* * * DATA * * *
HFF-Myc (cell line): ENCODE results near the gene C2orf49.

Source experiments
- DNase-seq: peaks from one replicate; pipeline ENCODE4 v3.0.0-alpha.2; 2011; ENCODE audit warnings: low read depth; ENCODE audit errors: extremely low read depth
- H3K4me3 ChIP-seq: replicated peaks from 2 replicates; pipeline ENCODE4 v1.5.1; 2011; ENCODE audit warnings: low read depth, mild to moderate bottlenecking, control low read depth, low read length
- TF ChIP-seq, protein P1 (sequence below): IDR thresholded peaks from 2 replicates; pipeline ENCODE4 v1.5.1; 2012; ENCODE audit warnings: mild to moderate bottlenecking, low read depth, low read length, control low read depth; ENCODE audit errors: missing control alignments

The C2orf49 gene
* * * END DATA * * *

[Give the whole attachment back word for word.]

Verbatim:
HFF-Myc (cell line): ENCODE results near the gene C2orf49.

Source experiments
- DNase-seq: peaks from one replicate; pipeline ENCODE4 v3.0.0-alpha.2; 2011; ENCODE audit warnings: low read depth; ENCODE audit errors: extremely low read depth
- H3K4me3 ChIP-seq: replicated peaks from 2 replicates; pipeline ENCODE4 v1.5.1; 2011; ENCODE audit warnings: low read depth, mild to moderate bottlenecking, control low read depth, low read length
- TF ChIP-seq, protein P1 (sequence below): IDR thresholded peaks from 2 replicates; pipeline ENCODE4 v1.5.1; 2012; ENCODE audit warnings: mild to moderate bottlenecking, low read depth, low read length, control low read depth; ENCODE audit errors: missing control alignments

The C2orf49 gene